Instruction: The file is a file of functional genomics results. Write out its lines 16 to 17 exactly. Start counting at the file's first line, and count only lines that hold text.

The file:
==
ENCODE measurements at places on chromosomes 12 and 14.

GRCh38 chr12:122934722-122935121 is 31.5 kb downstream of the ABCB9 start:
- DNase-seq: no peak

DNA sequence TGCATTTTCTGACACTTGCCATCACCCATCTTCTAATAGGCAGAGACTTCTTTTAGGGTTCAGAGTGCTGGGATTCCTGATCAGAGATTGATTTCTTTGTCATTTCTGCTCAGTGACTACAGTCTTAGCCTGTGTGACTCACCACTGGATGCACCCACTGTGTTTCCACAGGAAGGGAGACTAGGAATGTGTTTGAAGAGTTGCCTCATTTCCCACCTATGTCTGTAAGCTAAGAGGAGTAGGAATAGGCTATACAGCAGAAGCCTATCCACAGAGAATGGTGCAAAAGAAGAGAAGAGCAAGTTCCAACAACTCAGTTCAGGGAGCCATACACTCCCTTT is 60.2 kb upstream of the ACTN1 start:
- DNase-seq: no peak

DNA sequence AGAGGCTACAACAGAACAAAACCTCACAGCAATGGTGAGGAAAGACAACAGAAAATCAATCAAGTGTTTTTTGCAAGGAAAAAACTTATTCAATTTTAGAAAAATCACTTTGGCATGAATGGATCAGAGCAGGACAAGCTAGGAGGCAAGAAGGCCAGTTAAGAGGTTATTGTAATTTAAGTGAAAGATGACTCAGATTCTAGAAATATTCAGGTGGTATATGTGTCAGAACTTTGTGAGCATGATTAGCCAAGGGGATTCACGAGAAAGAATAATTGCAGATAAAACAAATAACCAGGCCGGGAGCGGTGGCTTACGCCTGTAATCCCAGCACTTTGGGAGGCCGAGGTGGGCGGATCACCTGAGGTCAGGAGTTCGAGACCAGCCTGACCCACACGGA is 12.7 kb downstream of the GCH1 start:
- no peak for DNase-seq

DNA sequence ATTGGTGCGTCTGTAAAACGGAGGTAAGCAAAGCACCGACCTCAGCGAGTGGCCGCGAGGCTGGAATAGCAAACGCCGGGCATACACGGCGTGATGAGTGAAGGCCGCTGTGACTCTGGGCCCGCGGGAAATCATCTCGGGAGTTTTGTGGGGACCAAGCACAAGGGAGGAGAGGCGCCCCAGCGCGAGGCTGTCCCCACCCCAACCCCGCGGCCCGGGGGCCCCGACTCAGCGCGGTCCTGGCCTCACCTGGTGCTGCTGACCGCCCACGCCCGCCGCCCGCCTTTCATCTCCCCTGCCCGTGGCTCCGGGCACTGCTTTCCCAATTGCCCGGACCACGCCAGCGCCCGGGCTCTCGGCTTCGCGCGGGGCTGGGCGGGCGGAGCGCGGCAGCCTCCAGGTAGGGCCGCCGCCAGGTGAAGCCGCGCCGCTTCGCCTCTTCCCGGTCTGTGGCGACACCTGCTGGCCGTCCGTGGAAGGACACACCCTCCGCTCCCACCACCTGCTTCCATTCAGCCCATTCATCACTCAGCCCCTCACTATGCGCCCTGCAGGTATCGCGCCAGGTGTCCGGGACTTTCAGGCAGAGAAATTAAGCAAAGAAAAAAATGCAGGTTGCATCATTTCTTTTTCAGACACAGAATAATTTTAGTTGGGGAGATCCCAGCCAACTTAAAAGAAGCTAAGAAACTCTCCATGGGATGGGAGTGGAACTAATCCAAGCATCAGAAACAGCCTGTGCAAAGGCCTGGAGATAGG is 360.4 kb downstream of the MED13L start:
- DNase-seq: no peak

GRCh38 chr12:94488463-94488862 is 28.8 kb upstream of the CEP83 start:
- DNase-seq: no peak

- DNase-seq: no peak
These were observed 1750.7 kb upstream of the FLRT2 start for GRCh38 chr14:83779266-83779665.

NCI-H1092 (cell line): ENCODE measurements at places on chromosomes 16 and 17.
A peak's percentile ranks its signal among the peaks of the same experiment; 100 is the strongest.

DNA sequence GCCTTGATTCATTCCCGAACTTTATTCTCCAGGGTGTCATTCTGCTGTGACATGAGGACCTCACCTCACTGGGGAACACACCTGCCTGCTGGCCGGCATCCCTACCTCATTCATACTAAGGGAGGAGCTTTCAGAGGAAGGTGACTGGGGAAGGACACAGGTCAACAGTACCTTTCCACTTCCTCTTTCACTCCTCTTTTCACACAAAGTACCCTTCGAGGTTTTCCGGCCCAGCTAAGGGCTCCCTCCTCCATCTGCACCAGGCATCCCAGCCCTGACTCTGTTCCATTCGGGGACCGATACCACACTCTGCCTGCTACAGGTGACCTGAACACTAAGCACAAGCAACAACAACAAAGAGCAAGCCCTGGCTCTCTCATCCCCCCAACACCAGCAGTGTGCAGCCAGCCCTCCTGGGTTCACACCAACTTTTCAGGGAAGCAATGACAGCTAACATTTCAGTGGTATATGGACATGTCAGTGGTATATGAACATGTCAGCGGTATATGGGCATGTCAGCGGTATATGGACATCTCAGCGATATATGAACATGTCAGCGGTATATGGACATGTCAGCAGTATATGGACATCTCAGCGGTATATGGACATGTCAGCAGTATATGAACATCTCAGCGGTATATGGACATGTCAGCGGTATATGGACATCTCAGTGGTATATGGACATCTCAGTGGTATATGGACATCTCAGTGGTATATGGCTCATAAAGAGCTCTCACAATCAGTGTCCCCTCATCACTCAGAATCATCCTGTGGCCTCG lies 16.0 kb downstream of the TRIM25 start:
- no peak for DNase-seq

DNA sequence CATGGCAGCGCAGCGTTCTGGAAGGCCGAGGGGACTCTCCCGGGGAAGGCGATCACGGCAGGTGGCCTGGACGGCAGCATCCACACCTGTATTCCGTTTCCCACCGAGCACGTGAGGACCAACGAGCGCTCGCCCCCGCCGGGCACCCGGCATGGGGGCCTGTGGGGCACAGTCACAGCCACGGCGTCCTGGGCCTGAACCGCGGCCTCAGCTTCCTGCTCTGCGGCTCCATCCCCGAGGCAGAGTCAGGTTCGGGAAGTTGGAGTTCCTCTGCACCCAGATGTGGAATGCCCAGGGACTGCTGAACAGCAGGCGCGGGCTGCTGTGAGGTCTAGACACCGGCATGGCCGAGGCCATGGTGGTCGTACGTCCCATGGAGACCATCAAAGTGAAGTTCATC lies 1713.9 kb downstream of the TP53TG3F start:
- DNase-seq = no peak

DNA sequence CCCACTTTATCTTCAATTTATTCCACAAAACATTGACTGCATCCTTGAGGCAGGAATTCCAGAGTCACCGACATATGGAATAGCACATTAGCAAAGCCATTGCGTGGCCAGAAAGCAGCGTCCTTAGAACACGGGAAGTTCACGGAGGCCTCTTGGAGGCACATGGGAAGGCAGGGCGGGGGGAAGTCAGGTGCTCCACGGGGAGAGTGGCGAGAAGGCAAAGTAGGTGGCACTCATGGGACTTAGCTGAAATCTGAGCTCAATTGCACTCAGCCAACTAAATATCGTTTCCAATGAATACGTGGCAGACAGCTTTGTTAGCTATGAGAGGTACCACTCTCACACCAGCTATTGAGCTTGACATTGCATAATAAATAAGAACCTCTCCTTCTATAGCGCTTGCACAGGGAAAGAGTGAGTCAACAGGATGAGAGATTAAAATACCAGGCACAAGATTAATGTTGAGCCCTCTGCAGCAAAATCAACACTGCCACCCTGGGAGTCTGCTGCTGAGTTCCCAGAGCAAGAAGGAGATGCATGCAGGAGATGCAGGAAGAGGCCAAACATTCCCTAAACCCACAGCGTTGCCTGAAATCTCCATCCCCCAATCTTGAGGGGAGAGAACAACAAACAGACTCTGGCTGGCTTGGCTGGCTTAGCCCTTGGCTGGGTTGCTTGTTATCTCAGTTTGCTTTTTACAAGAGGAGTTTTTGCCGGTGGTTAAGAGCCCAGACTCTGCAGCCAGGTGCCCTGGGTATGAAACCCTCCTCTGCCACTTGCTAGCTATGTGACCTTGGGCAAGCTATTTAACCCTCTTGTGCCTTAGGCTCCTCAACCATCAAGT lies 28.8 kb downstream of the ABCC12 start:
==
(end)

DNA sequence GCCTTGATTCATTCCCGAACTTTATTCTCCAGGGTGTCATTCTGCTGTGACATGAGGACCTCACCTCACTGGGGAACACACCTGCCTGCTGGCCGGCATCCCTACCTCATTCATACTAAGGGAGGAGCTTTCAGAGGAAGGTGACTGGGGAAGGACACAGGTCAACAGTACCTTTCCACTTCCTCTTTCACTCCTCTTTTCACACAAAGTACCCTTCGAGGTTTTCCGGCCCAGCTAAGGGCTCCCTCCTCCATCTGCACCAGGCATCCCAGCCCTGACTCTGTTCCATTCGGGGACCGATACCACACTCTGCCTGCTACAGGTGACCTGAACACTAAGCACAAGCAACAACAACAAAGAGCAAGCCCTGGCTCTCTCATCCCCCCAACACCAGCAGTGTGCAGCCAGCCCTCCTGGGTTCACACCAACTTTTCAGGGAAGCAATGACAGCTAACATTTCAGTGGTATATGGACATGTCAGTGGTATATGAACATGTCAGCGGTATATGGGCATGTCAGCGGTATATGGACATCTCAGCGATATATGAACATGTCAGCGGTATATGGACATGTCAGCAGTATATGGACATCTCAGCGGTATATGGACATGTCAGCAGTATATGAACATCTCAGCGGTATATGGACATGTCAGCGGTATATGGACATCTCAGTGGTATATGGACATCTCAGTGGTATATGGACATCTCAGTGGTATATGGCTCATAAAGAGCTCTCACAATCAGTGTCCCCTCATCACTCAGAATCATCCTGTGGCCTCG lies 16.0 kb downstream of the TRIM25 start:
- no peak for DNase-seq